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J Gen Intern Med. 2009 Nov;24 Suppl 2:S412-6. doi: 10.1007/s11606-009-1056-z.

Cancer-related fatigue: the approach and treatment.

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Department of General Internal Medicine, Ambulatory Treatment and Emergency Center, The University of Texas M.D. Anderson Cancer Center, Unit 1465, P. O. Box 301402, Houston, TX 77230-1402, USA.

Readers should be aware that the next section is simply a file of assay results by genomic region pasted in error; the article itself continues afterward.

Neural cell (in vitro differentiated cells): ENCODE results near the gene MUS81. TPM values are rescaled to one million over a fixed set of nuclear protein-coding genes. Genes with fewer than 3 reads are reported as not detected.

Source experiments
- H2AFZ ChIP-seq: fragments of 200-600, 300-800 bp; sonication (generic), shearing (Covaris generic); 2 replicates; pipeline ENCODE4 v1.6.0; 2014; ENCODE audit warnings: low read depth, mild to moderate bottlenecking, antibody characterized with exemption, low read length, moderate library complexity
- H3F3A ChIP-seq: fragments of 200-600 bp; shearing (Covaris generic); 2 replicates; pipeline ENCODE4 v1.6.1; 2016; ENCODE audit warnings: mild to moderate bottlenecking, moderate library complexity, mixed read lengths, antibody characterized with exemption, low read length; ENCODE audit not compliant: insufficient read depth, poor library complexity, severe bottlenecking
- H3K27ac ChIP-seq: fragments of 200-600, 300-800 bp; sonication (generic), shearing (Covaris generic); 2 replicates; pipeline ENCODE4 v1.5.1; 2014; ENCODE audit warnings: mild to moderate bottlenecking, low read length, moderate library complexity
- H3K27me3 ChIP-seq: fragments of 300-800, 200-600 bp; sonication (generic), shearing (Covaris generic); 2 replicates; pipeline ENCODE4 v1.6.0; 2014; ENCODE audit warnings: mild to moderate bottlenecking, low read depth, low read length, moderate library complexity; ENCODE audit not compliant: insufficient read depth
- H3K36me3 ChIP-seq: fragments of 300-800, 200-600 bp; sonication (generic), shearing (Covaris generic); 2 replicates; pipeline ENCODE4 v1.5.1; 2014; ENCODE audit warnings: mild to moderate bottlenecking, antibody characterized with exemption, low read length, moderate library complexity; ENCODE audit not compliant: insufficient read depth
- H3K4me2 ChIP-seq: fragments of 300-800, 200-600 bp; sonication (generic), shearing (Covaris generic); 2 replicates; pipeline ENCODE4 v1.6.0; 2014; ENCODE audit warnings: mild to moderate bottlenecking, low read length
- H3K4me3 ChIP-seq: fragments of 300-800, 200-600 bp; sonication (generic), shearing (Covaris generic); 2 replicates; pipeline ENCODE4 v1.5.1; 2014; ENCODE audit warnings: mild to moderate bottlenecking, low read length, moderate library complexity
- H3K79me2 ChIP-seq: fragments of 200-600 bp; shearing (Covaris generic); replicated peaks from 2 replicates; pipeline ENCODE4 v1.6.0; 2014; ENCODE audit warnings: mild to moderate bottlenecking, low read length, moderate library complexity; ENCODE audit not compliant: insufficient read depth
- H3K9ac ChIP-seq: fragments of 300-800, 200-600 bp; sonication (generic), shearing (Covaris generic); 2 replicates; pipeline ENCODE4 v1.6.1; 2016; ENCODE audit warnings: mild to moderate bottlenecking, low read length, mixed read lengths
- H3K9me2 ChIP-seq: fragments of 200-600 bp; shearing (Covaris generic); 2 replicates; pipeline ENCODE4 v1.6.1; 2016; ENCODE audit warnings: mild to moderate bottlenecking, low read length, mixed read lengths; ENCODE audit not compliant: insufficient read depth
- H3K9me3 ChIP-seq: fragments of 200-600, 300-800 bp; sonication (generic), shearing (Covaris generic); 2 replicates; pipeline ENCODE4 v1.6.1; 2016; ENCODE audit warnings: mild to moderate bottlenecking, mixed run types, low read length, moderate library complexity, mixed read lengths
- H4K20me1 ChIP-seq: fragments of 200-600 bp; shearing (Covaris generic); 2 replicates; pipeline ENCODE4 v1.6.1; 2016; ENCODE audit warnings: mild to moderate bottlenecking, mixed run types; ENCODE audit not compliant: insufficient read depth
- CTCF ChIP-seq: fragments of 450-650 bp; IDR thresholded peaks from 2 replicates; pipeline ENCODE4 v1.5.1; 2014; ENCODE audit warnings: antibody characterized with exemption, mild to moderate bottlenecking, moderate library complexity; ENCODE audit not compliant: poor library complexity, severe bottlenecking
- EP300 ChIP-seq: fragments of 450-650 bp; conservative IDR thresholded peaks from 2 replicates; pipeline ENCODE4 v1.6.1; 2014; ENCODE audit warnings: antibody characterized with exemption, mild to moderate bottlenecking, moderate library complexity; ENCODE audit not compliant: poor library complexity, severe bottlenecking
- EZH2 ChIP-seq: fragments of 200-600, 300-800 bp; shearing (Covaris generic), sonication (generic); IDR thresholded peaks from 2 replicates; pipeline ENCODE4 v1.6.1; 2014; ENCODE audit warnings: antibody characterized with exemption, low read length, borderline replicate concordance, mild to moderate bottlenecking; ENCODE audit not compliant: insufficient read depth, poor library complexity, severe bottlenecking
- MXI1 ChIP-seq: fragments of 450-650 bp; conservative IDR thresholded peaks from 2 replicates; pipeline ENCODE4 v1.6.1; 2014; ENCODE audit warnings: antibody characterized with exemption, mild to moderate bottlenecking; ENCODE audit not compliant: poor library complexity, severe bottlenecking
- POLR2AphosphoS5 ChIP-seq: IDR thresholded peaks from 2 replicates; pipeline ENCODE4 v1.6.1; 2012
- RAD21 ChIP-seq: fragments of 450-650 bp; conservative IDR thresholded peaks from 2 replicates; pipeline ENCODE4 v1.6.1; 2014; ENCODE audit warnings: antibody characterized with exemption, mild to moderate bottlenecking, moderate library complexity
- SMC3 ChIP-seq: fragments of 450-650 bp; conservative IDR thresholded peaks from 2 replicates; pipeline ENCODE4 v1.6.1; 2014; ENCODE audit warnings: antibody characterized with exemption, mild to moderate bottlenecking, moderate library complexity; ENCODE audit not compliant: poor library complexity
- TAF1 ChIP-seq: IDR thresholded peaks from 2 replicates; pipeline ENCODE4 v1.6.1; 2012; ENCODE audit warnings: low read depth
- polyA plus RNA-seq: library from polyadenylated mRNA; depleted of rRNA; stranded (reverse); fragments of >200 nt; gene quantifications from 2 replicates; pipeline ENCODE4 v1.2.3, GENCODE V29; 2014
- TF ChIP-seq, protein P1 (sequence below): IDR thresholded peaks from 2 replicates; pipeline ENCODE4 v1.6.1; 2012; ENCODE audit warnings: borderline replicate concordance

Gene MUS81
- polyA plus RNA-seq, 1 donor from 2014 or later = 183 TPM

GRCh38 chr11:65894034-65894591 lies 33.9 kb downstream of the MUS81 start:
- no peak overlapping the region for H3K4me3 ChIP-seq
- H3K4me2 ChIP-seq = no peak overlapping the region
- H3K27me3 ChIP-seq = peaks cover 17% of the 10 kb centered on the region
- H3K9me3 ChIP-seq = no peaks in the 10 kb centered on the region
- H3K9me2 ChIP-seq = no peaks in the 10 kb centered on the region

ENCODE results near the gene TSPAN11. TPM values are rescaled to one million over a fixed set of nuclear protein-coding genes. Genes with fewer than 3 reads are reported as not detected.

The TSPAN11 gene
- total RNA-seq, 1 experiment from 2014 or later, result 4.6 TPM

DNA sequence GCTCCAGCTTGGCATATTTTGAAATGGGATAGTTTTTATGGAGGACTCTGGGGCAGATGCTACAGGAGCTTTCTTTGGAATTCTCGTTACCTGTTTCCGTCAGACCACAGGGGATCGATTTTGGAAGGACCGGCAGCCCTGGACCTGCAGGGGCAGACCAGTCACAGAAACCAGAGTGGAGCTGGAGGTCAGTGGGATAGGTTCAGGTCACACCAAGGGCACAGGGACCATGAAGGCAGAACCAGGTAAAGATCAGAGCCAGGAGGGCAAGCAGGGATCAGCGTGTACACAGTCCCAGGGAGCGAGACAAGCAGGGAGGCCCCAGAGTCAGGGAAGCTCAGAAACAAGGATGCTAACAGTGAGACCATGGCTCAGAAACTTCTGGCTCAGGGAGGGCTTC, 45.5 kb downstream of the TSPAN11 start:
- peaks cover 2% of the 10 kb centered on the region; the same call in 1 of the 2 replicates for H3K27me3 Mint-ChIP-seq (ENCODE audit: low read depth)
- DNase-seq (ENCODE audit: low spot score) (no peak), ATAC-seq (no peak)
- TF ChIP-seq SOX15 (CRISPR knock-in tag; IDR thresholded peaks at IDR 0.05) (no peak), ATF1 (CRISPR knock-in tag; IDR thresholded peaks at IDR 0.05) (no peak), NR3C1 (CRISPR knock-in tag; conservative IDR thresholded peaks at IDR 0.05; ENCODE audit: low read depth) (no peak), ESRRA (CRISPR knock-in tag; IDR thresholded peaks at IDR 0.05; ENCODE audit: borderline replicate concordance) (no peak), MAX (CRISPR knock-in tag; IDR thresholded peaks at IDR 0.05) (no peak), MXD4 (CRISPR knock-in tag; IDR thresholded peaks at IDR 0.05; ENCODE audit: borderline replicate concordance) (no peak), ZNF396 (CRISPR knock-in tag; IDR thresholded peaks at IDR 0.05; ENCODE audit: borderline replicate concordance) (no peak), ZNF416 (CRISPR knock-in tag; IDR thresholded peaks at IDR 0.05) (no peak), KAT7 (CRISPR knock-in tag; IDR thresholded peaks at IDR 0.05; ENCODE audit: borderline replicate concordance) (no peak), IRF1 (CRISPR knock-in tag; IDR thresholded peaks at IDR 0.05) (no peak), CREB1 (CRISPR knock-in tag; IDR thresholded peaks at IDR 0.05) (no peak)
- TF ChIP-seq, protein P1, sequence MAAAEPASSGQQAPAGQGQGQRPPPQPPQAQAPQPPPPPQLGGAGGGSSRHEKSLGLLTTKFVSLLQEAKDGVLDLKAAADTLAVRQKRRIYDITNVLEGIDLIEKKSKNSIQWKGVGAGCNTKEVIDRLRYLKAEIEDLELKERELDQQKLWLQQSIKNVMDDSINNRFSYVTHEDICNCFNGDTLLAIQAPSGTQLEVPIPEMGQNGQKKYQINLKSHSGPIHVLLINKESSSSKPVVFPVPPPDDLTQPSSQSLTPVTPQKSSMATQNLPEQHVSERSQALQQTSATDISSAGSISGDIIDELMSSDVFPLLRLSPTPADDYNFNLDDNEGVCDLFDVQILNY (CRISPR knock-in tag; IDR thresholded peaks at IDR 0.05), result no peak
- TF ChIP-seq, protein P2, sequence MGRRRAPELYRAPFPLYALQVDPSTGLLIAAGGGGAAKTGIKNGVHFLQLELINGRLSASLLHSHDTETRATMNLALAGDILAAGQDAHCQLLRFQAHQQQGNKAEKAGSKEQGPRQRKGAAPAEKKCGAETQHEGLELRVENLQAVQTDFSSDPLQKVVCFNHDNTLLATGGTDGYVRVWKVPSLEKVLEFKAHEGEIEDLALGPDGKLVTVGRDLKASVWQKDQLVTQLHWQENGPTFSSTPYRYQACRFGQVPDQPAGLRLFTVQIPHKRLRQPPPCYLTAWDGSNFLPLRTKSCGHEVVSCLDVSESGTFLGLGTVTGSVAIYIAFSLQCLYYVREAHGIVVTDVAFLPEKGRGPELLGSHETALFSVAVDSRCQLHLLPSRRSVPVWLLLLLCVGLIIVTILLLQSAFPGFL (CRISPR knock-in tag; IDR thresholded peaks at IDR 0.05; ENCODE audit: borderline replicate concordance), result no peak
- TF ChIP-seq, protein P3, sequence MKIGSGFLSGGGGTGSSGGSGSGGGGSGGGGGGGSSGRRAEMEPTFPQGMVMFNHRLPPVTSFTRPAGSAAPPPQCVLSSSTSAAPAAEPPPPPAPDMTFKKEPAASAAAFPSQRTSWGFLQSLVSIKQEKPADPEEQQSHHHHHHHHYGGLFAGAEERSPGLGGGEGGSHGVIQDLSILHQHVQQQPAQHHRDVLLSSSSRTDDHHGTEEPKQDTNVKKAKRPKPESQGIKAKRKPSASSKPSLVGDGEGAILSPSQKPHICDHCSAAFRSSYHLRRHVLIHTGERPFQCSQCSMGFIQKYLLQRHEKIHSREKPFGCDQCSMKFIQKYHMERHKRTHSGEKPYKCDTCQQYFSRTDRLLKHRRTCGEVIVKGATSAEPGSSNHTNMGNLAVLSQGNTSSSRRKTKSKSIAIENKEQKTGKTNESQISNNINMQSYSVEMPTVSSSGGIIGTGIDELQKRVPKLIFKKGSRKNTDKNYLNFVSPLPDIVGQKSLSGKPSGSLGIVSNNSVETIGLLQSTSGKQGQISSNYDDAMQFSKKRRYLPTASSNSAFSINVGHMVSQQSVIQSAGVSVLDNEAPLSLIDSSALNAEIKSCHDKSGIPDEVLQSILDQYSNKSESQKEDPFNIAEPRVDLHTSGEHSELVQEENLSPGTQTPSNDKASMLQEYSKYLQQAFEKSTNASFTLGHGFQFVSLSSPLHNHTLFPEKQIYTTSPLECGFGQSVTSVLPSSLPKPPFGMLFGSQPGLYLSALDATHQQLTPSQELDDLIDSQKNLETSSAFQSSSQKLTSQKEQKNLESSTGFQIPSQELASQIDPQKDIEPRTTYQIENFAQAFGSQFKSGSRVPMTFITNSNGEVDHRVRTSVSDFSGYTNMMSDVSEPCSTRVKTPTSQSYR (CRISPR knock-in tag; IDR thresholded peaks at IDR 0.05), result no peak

As the volume of cancer survivors continues to increase, clinicians are being faced with a growing number of patients with cancer-related fatigue (CRF). Survivors with a variety of malignancies may experience fatigue. Many potential barriers to the identification of this symptom in a cancer survivor may exist, due in part to both the patient and the clinician. Assessment of patients for fatigue is important because it can profoundly effect their daily lives. Many factors contribute to CRF. Hence, the clinician may face a daunting challenge in attempting to alleviate CRF. Treatment modalities for CRF include nonpharmacologic interventions, such as psychosocial interventions, exercise, sleep therapy, and acupuncture. Pharmacologic interventions include stimulants, namely modafinil and methylphenidate. In some patients antidepressants may be beneficial. Clinicians should assess cancer survivors for the presence of fatigue and focus on its treatment in an attempt to ensure that these patients have the best possible symptom control.

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